Adam Stoker: [00:02:05] Yeah. I’m seeing an interesting trend lately, Andy, and that’s that more and more people are answering that question based on some sort of genealogical reason. I feel like that’s more of a recent trend, right? People are trying to find their way back to their roots or understand better where they came from. And travel is a great vehicle to do that. It’s also a great excuse to take a once-in-a-lifetime trip. It just sounds interesting to me. What led you to kind of want to go back to your roots? What’s causing that genealogical reasoning behind your trip?
Andy McNeill: [00:02:45] Yeah. So, McNeill and McCall, that’s my father’s name and my mother’s maiden name. So, both families are from Ireland. And my grandparents are immigrants from Ireland. So, that connection is really, really powerful. I’ve got lots of cousins over there. When I got off the plane their first time in 1990, I just felt like it was home. It just felt right. It’s such a beautiful place. And again, the people, so many times I’ve been in situations in our business where we are having to deal with difficult situations, every time that’s ever happened in Ireland, we’ve been able to deal with it with just amazing ease and grace because of the people of Ireland. So, from a business perspective, it’s been good. From a personal perspective that’s been fantastic and life-changing. I just can’t say enough about it.
Adam Stoker: [00:03:39] Very cool, very cool. Okay. I think we may have gone a little bit in a backward order here because you’ve been to Ireland, right? You’ve taken that trip, you’ve had that experience.
Andy McNeill: [00:03:47] I have.
Adam Stoker: [00:03:48] So, let’s hear one that you haven’t had that still on your bucket?
Andy McNeill: [00:03:52] Got you. Let’s see. Bucket list. Okay. I’m going to have to say Iceland.
Adam Stoker: [00:03:59] So, all you want to do is change a letter from Ireland to Iceland.
Andy McNeill: [00:04:02] Oh, yes. Okay, got you. So, before COVID, they were seeing such a huge growth in tourism because it’s such a beautiful place and, again, that people are so nice. I like places that are kind of out of the way and a little different. And the natural beauty of Iceland is incredible. So, I’ve always wanted to go. I’ve always wanted to go to one of those places where you can actually stay inside one of those see-through igloos and see the northern lights. Wouldn’t that be incredible? I mean, that’s kind of bucket list stuff, right? So that’s on my list. I’ve always wanted to go. I will certainly get there sometime soon.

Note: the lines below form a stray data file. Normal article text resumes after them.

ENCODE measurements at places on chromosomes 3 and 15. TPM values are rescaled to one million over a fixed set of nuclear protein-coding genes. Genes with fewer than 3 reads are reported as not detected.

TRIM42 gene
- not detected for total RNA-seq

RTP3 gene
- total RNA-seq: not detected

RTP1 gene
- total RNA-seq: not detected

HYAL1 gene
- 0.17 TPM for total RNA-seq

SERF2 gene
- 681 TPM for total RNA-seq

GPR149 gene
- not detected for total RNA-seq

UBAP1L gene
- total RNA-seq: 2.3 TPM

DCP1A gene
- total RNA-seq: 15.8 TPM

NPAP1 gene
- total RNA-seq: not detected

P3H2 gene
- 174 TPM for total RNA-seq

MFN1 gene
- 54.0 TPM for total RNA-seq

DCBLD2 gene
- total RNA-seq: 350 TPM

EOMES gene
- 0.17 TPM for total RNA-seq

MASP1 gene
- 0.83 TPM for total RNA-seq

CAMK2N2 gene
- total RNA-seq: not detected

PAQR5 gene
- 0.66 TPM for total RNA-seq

Adam Stoker: [00:04:42] Okay. Yeah. My question is, is that a one-year bucket list? Five year? Or 10year? When do you think you’re going to make your way out there?
Andy McNeill: [00:04:49] Yeah, I’d like to do the next five years with my kids before I get too old, absolutely.
Adam Stoker: [00:04:52] Oh, great. Yes. That’s the other trend that I’m hearing so much is it’s almost like parents have a kids’ bucket list, things they want to check off of activities they want to do with their kids. It’s fun to see those trips. I’ve got four kids of my own, and there are some trips with my kids that are just wonderful. And then there are some that are a little bit more challenging, right? It’s a sacrifice but it sounds like an amazing place to take your kids minus the flight.
Andy McNeill: [00:05:21] Well, sometimes they say, you don’t go on vacation with your family. You go somewhere with your family, right? Sometimes it’s not a vacation, but at the end of the day, that’s what memories are made of and what we all remember the most.
Adam Stoker: [00:05:35] Great. Well, Andy, thanks for letting us get to know you a little bit with that. Tell us a little bit about your background and how you got into tourism.